Today, the Helsinki Commission focuses its attention on efforts to curb the spread of deadly weaponry and related, military significant technology and equipment to dangerous regimes around the world. Rather than focus on the efforts by these regimes to acquire the materiel, we want to examine the capacity and willingness of participating States in the OSCE to be their source.
A number of OSCE participating States possess the technology and ability to supply rogue regimes–and even terrorist groups and combatants in regional conflicts–with militarily significant equipment and know-how. The end of the Cold War left some of these States, especially those of the former Warsaw Pact, with huge stockpiles of military hardware, while economic downturns made their military industries and research institutes desperate for funds. The United States has encouraged these countries to maintain tight control over these industries and institutes and has invested in programs to destroy surplus equipment and convert the factories into industrial production. Still, several countries remain vulnerable to the lure of responding to the demand–even from rogue regimes–for weapons of mass destruction, delivery systems, and small arms or light weapons.
Press reports and official investigations have revealed that, to varying degrees, Russia, Ukraine, Belarus, Bulgaria, Bosnia-Herzegovina, Moldova and Serbia-Montenegro have supplied dangerous regimes and combatants with military equipment or militarily significant technology and resources. In some cases, these revelations were followed by government efforts to stop the flow and deal with those responsible. In other cases, government officials have attempted to cover-up and deny involvement in these deals.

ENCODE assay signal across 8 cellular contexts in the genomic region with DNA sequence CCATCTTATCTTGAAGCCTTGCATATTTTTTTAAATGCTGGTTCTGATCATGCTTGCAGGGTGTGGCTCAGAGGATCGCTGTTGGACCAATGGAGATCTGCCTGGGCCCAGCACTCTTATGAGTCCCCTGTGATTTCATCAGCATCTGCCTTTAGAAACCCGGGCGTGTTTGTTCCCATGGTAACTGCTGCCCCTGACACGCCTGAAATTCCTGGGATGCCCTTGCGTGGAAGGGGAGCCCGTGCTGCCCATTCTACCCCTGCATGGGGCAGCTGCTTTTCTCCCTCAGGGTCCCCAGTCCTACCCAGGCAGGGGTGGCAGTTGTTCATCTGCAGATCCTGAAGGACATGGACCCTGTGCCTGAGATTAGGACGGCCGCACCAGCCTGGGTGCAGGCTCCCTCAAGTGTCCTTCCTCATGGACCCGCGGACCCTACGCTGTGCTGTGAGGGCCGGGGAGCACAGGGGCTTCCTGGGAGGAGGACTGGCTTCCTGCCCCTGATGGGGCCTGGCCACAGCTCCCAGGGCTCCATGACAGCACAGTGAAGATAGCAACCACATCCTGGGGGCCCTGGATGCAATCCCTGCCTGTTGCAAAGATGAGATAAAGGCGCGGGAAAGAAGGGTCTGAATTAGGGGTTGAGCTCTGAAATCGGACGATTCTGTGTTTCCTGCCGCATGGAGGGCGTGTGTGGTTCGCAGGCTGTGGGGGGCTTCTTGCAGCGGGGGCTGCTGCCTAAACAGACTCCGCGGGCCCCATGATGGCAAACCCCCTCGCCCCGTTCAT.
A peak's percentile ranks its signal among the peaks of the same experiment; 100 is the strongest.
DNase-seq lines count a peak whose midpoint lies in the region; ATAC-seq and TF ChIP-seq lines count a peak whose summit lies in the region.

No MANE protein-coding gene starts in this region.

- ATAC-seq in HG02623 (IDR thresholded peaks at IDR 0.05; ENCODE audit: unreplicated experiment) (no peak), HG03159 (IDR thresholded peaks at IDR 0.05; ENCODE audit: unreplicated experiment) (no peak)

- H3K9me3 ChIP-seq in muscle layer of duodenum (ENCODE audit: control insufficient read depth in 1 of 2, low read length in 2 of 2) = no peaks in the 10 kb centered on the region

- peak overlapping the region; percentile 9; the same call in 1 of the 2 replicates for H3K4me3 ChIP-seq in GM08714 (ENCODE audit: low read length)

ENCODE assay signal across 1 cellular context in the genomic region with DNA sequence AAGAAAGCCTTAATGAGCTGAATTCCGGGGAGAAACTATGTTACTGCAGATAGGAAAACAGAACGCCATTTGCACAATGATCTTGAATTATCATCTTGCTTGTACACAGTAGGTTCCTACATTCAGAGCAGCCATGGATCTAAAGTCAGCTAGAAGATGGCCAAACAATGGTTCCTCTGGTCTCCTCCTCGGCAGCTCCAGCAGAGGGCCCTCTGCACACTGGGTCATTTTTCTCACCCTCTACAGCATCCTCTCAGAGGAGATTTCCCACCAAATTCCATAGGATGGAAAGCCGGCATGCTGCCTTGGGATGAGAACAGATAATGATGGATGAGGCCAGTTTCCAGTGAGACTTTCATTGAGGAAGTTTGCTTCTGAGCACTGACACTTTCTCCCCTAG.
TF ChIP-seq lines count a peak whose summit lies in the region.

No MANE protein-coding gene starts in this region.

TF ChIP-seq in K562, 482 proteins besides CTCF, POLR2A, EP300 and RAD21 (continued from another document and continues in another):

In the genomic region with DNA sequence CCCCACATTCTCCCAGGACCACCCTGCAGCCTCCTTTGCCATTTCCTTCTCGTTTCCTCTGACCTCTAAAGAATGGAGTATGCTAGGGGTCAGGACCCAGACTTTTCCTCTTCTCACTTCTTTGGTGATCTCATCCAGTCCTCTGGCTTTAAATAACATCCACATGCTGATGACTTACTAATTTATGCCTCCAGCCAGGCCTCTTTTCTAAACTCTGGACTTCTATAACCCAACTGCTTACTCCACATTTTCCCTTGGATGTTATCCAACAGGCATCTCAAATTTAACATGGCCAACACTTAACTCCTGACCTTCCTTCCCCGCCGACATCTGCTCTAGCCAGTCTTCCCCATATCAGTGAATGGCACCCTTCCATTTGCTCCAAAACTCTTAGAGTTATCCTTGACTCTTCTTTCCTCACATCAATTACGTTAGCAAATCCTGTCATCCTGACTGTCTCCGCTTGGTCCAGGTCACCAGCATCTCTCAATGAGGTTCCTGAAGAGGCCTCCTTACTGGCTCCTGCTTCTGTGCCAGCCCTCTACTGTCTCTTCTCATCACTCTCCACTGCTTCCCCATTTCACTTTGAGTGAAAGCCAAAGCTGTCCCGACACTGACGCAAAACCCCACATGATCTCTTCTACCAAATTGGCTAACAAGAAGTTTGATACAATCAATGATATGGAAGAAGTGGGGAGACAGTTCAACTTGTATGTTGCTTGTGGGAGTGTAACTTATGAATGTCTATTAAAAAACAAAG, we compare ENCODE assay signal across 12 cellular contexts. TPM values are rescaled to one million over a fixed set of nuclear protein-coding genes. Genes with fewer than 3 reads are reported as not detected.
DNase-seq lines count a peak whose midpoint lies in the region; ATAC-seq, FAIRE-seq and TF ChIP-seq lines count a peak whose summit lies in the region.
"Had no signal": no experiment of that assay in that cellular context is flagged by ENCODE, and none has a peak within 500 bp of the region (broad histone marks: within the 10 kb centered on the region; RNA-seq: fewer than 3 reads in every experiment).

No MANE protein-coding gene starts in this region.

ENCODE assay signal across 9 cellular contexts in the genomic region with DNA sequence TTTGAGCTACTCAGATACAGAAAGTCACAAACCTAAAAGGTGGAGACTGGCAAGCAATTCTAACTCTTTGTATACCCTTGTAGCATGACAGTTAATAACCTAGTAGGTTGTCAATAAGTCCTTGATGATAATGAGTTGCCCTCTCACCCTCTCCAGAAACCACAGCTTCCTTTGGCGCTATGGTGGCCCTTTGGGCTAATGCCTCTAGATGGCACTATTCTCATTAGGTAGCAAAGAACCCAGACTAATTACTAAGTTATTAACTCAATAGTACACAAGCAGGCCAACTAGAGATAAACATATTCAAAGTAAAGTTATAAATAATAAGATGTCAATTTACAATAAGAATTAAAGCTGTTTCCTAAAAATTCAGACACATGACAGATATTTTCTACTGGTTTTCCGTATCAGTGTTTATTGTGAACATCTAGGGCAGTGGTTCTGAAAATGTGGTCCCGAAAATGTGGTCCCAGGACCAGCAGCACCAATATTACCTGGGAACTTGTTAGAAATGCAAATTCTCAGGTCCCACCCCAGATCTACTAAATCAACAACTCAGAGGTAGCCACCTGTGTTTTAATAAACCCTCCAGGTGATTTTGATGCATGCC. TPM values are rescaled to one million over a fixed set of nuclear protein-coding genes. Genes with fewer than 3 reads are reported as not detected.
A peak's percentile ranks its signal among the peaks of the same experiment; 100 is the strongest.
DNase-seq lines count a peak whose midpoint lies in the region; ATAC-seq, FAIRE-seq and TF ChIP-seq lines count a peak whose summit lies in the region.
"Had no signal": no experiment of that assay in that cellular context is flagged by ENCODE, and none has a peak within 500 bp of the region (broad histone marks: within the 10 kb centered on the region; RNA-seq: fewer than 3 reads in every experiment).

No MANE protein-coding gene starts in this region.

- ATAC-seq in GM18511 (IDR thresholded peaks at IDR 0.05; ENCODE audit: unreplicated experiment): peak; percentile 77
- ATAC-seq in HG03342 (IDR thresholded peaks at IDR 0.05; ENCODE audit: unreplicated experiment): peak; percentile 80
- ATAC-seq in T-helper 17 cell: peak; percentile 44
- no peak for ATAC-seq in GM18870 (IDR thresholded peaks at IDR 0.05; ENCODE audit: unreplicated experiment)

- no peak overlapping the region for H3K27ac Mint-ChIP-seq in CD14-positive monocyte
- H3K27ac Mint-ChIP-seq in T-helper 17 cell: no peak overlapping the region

We hope our witnesses today will shed some much-needed, additional light on OSCE countries which have been supplying rogue regimes with the means to stir up mischief and, worse, to threaten international peace and U.S. national security.
First, we have John Bolton, the Under Secretary of State for Arms Control and International Security, who will present the views and concerns of the United States Government. Secretary Bolton has had a long career in public service at the Departments of State and Justice, as well as with the Agency for International Development. I remember well the opportunity to work with Secretary Bolton, when he served as Assistant Secretary for International Organizations back in 1989, and I served as a congressional representative on the U.S. delegation to the United Nations General Assembly during that rather fascinating era in European history.
Following the Secretary, a panel of experts will provide additional detail and analysis concerning arms transfers without responsible restraint. First, we have Roman Kupchinsky, who, as editor of Crime and Corruption Watch for Radio Free Europe/Radio Liberty, has closely monitored reports of illicit deals involving several OSCE States. Finally, Terence Taylor, President and Executive Director of the International Institute for Strategic Studies in the United States, is an expert in the analysis of military technologies and developments relating to arms control and non-proliferation.